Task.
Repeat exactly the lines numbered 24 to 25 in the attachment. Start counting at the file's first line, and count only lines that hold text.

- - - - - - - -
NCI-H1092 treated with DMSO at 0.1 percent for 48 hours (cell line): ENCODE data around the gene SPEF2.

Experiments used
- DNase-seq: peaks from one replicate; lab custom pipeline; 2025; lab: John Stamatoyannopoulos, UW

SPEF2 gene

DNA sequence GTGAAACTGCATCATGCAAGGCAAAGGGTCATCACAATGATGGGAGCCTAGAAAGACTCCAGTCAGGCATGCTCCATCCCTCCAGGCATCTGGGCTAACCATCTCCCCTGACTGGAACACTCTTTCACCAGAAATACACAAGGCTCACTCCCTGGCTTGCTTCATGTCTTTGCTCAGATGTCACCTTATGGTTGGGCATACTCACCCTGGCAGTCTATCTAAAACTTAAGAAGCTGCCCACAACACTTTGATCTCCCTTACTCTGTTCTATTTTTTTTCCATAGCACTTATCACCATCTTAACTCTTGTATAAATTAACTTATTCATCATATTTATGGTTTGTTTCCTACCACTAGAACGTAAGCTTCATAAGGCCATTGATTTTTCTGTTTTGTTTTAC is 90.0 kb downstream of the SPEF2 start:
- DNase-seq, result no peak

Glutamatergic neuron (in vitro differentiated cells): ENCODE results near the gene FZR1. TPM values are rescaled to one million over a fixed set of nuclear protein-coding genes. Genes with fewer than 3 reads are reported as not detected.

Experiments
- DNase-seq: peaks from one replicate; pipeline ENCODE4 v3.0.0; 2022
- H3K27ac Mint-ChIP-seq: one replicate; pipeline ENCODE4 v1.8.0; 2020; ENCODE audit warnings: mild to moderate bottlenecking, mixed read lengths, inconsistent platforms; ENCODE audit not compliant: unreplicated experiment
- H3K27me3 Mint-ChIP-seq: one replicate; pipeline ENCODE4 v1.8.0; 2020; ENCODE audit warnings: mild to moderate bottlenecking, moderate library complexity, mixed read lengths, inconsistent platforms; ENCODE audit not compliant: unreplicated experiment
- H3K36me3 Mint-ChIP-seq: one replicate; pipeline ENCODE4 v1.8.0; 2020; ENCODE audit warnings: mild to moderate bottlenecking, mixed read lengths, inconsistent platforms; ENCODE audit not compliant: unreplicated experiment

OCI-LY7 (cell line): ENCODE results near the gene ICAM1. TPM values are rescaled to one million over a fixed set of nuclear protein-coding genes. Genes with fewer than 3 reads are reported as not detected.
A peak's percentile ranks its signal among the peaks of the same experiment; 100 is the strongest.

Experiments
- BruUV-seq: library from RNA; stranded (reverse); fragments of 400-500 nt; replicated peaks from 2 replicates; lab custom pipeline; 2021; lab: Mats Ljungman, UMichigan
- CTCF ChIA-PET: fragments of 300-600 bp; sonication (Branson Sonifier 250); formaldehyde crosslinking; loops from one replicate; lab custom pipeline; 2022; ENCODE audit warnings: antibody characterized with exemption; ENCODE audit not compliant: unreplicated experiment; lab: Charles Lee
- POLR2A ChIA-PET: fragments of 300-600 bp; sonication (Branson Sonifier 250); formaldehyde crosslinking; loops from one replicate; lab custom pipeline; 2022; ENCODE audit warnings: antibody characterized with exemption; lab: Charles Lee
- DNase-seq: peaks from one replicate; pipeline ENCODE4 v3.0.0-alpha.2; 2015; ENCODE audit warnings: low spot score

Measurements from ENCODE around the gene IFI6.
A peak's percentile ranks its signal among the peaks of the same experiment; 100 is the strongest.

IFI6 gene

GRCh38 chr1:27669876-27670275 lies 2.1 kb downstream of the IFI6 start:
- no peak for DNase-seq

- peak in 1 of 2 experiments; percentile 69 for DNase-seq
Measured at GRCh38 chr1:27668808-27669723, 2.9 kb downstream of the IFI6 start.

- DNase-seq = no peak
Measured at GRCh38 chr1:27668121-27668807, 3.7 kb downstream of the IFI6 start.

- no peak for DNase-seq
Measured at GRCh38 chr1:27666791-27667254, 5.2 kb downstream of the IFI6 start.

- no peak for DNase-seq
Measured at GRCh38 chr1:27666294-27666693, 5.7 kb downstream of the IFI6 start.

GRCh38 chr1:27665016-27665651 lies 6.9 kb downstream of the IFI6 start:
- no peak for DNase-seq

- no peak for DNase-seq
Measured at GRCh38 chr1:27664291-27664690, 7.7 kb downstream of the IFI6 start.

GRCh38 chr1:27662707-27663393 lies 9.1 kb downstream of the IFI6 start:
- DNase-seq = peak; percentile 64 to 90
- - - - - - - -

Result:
- no peak for DNase-seq

- peak in 1 of 2 experiments; percentile 69 for DNase-seq